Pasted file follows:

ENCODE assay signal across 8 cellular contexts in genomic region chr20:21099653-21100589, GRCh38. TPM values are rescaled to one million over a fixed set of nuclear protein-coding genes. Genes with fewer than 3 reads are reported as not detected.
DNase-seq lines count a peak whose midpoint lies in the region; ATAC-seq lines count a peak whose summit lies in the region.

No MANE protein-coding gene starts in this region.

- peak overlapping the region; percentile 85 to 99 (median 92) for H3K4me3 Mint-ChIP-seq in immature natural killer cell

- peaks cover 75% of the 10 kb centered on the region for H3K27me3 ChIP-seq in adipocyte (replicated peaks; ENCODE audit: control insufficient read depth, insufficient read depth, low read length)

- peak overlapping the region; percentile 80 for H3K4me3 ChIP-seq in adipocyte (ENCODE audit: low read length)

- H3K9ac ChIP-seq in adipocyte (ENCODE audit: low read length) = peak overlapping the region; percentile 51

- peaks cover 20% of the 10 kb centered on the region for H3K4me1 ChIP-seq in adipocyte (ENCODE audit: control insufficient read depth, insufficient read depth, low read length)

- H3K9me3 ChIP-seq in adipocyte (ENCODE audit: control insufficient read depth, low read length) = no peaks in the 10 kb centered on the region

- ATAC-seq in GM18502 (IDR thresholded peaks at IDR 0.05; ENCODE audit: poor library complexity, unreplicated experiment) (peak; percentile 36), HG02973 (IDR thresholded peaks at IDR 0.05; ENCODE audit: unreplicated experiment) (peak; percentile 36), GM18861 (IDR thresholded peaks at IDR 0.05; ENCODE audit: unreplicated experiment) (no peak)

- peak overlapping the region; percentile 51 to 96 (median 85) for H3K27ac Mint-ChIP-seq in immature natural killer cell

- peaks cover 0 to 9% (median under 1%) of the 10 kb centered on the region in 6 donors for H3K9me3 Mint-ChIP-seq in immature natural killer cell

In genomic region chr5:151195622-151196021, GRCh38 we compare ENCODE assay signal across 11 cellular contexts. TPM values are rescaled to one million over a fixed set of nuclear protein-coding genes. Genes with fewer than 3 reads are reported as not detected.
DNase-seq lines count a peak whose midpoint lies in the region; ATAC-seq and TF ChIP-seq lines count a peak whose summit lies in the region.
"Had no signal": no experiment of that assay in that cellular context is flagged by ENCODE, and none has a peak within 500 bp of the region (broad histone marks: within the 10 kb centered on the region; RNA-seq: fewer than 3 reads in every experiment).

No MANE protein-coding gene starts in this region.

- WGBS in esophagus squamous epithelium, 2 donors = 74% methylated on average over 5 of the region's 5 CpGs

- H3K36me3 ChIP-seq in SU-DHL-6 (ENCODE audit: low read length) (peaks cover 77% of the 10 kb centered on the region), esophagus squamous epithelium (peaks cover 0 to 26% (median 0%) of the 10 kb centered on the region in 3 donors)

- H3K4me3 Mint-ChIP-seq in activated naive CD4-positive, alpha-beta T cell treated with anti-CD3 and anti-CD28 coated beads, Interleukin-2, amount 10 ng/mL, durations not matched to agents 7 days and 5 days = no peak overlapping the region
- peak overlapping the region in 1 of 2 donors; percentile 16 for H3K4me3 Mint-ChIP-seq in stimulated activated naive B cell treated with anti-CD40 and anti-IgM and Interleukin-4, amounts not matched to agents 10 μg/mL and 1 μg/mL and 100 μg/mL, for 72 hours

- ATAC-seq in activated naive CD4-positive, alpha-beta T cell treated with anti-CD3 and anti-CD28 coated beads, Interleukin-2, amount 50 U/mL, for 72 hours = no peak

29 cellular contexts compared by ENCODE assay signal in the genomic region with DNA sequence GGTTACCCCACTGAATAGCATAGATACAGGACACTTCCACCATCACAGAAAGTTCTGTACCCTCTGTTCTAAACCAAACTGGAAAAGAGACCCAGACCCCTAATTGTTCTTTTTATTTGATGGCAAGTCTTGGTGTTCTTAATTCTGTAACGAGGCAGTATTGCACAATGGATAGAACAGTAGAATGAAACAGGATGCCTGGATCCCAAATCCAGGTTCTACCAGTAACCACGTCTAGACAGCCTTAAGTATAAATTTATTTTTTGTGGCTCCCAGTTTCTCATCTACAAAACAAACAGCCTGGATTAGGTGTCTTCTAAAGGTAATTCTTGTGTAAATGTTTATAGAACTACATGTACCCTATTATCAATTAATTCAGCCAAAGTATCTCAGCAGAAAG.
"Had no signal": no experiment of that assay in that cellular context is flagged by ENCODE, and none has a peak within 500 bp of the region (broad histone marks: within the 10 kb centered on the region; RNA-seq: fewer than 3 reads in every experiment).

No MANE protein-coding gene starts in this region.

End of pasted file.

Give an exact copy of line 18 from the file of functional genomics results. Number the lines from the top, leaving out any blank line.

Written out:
- H3K36me3 ChIP-seq in SU-DHL-6 (ENCODE audit: low read length) (peaks cover 77% of the 10 kb centered on the region), esophagus squamous epithelium (peaks cover 0 to 26% (median 0%) of the 10 kb centered on the region in 3 donors)